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What is an Airless Tire?

By Lori Kilchermann
Updated May 23, 2024
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An airless tire is a rubber tire that has extra-thick side walls and tread area. This allows the tire to remain operable even with no air pressure. While the ride is somewhat harsher than when aired to specification, the airless tire prevents the operator from having to stop and change a flat tire. The run-flat or airless tire is used on high-performance vehicles where there is no room for a spare tire to be carried.

Several manufacturers have developed an airless tire to be sold under their brand; however, the demand for the product was never very high. Television commercials showing an airless tire being driven at highway speed with a hole sawed into the side wall only reinforced the notion that this was a very stiff tire that would offer a stiff ride. The appeal for the sports-car market was that these vehicles rode rough anyway. In this marketplace, the airless tire would not feel strange or out of place.

The run-flat tire design was first fostered by the NASCAR racing series. These race cars run what is called an inner liner. This is essentially a tire in a tire that allows the driver to maintain control of a car when a tire blows at racing speed. By converting the technology to street-driven tires, the airless tire was conceived and manufactured. This did not come without protest from some groups.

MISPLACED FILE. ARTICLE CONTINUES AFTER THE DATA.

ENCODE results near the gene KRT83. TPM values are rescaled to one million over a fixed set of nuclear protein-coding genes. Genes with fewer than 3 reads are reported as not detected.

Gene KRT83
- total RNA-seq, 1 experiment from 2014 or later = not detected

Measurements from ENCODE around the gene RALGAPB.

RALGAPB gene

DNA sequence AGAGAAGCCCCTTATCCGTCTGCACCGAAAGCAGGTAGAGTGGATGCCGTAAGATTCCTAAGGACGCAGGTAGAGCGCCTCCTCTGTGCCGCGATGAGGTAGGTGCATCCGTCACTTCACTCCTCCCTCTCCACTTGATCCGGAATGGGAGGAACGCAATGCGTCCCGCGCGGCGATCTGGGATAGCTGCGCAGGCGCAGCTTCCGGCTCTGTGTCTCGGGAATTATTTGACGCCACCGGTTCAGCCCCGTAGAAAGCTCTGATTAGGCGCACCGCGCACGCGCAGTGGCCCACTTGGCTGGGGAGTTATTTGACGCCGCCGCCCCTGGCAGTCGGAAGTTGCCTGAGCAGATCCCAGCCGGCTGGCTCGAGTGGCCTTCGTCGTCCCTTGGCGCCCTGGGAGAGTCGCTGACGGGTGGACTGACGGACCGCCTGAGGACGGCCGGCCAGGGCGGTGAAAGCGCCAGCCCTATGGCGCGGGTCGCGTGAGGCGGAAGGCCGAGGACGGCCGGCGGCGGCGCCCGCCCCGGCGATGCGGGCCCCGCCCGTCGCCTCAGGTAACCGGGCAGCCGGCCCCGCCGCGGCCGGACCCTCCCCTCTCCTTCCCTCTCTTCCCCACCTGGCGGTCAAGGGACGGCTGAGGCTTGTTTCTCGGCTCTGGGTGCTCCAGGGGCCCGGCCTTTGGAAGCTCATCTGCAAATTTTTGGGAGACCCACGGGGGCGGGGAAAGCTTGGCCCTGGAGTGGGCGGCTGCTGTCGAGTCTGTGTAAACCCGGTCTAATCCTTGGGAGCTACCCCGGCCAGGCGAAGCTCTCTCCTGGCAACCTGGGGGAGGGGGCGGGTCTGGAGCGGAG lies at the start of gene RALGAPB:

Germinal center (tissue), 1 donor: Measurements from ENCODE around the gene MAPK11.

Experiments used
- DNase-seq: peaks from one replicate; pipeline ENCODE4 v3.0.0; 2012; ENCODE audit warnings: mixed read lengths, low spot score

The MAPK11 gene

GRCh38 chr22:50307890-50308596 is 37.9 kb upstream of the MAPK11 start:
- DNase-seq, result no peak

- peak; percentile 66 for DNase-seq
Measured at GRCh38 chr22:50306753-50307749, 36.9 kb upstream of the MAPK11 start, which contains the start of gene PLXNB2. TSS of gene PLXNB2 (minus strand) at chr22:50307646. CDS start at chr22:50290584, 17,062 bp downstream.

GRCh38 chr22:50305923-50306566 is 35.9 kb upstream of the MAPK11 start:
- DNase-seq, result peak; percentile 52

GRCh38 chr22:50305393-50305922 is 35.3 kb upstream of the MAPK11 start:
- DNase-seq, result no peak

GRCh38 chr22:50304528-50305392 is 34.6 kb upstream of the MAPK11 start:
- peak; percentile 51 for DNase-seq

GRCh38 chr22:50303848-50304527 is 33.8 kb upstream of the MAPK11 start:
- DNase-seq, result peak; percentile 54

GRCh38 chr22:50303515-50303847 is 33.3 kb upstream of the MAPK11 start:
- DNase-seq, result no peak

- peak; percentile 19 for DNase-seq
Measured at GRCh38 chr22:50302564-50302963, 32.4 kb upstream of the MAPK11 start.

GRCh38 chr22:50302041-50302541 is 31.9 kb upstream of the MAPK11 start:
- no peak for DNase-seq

Law enforcement agencies all around the world questioned the use of an airless tire on a street-driven car. The most effective method law enforcement agencies have to immobilize a speeding vehicle that will not stop for patrol vehicles is the spike strip. The spike strip is placed in the path of the fleeing vehicle—when making contact with the strip, the vehicle's tires are flattened, causing it to come to a stop. A vehicle equipped with an airless-tire system would suffer no ill effect from making contact with a spike strip, hence the dilemma.

While still available in some areas, the sale of the airless rubber tires are limited to only high-performance vehicles, and the sales are monitored by agencies that track the use of such tires. In the event of a high-speed chase with a vehicle equipped with run-flat tires, running the vehicle's license will alert pursuing officers of the presence and use of the tires. This will allow information to assist the officers in choosing alternate methods of stopping the vehicle.

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Discussion Comments
By Steven Buckley — On Oct 27, 2010

Helpful advice for tires. I needed it with my sports car.

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